To Make the Mornay Sauce
This is a very basic Mornay with no additional seasonings except salt and pepper.  Feel free to add your favorites.  For example, dried mustard and a hint of cayenne work very well with cheddar.

Per cup of dairy, you will need:
·         1 Tablespoon butter
·         1 Tablespoon flour
·         Salt and pepper, to taste
·         1 cup whole milk (you can use richer dairy for béchamel, but since we’ll be adding cheese to this, I’d stick to milk rather than half and half or cream)
·         About  ¾ cup grated cheese
Melt the butter over medium heat.
Whisk in the flour along with a heavy pinch of salt and black pepper and any other seasonings you decide to use.
  1. Cook, whisking constantly, for about 1 minute.
  2. Whisk in the milk and bring to a boil.  Let boil for about 30 seconds, whisking constantly.
  3. Turn the heat down and simmer to thicken and reduce slightly, about 5-10 minutes.
  4. Off the heat, whisk in the cheese, a handful at a time, until the sauce is nice and smooth.
  5. Taste and adjust the salt and pepper as necessary.
Now What?
Now that you’ve made your Mornay sauce, all that’s left is for you to add in whatever bits of cooked meats and/or vegetables that you want. Or just leave it plain.
When you’ve added whatever you want to your sauce, stir it well to evenly distribute the mix-ins and heat them through. Be sure to do this over moderate heat. You don’t want your sauce to boil now that you’ve put the cheese in. The cheese can break and you’ll end up with a mess.
Now, simply stir your sauce and your cooked pasta together. Taste it again and season it with some salt and pepper if it needs it. If you’d like it to have a bit of a kick, add a bit of hot sauce.  The whole goal here is to make something that is comforting and yummy for you, so just go for it.  Here are some ideas to get you started, including my own tuna/pea variation.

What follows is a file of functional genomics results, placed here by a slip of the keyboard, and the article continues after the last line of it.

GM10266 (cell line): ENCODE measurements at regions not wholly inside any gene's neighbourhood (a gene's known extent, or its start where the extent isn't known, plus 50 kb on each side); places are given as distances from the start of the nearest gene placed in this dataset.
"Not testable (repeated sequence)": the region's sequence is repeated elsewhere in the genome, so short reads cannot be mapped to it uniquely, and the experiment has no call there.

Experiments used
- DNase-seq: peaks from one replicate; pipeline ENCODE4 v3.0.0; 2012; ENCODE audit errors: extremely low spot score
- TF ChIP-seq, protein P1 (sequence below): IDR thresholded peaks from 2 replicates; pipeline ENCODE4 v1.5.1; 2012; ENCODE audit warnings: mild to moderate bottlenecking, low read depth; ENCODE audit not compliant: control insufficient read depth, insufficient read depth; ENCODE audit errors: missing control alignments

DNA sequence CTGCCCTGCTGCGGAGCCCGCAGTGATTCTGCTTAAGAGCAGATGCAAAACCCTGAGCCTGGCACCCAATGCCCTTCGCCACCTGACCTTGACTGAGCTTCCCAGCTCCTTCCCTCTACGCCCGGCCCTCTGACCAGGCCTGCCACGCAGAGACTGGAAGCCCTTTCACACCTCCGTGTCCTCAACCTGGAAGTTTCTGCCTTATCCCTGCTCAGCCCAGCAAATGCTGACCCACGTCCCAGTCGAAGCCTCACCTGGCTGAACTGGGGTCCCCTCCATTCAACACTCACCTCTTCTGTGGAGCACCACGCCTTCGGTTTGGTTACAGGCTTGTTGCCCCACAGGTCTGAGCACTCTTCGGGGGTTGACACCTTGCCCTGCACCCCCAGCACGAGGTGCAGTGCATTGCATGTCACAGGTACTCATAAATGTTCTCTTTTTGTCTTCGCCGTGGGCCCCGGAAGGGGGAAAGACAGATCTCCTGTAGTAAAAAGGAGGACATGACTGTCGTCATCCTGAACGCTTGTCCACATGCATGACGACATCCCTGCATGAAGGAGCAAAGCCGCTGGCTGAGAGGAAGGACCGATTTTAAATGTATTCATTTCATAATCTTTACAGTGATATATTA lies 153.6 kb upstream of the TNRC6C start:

Mornay: Seasonings and Cheese
Topping (if Baking)
Tuna and Pea
Dry mustard and cayenne
White Cheddar and Parmesan
Fresh or Frozen Sweet Peas
Tuna (canned is just fine here)
Bread crumbs
Crushed potato chips
Melted butter
Patty Melt
Dry mustard and caraway seed
Gruyere cheese
Browned ground beef
Caramelized onions
Rye bread cut into small cubes and toasted
Melted butter
Mexican style
Minced chipotle in adobo sauce and cumin
Pepper Jack Cheese
Black Beans
Cooked Crumbled Chorizo
Finely crushed tortilla chips
Melted butter
Now go forth and create your own version of mac&cheese tailored to your and your family’s taste. I think you’ll enjoy it!  Thanks so much for taking the time to read, and thanks again to Nelly for letting me do my thing over at her place.

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  1. I love that handy little table! I’d never thought of all the different uses for one sauce!

    1. I’m all about the variations, Jenny:) Glad you found it useful–hope you make it sometime and add your own twists!

  2. I made a mistake up there, all! Under “To Make the Mornay Sauce,” where it says “melt the butter over medium heat,” the next direction should be to whisk in the flour with salt and pepper. Not the butter! Sorry for any confusion!

  3. Great informative post. I add all kinds of things to my mac and cheese too – buffalo chicken, bourbon chicken, pulled pork – the possibilities are endless.

    1. Oooh, buffalo chicken! And make the mornay w/blue cheese… 🙂 Mmmmm!

  4. I love that she just suggested that I dip french fries in mornay sauce!!! Mwahahahahhaaaaa, oh Jenni, you are so MY kind of gal!

    Diced things I like to add to my mac ‘n cheese: leftover london broil; crispy bacon; sweet/hot italian or smoked sausage; ham; or the skillet roasted paprika pork roast from my guest post here a few weeks ago. And peas. Or broccoli florets, I LOVE broccoli in my mac ‘n cheese.

    1. Hee, Micaela!! I would eat any version of your mac and cheese:)